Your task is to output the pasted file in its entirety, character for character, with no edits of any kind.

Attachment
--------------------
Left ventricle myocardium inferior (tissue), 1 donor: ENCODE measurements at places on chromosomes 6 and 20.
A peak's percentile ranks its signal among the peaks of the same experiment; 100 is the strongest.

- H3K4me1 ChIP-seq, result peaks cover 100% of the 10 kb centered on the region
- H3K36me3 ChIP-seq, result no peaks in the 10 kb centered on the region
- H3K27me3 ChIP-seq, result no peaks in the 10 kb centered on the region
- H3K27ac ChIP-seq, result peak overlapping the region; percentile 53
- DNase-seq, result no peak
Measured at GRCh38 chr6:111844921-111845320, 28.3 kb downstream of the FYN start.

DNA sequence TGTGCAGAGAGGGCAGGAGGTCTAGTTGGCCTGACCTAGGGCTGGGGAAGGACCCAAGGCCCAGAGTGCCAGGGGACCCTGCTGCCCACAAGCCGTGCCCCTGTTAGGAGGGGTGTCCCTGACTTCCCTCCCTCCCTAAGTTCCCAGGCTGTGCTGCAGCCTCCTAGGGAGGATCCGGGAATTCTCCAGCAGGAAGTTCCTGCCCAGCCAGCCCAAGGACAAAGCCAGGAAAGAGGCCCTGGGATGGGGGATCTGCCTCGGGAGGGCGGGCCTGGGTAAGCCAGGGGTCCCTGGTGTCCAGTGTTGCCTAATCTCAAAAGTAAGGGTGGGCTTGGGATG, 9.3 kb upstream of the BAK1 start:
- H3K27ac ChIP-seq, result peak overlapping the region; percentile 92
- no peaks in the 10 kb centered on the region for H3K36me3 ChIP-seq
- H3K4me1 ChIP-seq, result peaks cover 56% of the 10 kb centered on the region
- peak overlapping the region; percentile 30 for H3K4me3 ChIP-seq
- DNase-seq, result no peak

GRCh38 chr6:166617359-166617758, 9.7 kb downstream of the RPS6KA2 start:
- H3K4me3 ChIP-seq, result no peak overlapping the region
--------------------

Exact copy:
Left ventricle myocardium inferior (tissue), 1 donor: ENCODE measurements at places on chromosomes 6 and 20.
A peak's percentile ranks its signal among the peaks of the same experiment; 100 is the strongest.

- H3K4me1 ChIP-seq, result peaks cover 100% of the 10 kb centered on the region
- H3K36me3 ChIP-seq, result no peaks in the 10 kb centered on the region
- H3K27me3 ChIP-seq, result no peaks in the 10 kb centered on the region
- H3K27ac ChIP-seq, result peak overlapping the region; percentile 53
- DNase-seq, result no peak
Measured at GRCh38 chr6:111844921-111845320, 28.3 kb downstream of the FYN start.

DNA sequence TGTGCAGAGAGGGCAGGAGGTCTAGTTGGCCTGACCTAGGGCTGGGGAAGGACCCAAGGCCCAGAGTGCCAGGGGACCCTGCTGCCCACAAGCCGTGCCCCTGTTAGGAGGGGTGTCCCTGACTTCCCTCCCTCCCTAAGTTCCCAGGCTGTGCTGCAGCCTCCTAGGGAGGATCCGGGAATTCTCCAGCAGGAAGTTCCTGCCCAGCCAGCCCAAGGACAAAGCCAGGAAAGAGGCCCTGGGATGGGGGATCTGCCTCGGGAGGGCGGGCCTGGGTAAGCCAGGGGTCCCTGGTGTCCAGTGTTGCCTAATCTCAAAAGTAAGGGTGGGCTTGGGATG, 9.3 kb upstream of the BAK1 start:
- H3K27ac ChIP-seq, result peak overlapping the region; percentile 92
- no peaks in the 10 kb centered on the region for H3K36me3 ChIP-seq
- H3K4me1 ChIP-seq, result peaks cover 56% of the 10 kb centered on the region
- peak overlapping the region; percentile 30 for H3K4me3 ChIP-seq
- DNase-seq, result no peak

GRCh38 chr6:166617359-166617758, 9.7 kb downstream of the RPS6KA2 start:
- H3K4me3 ChIP-seq, result no peak overlapping the region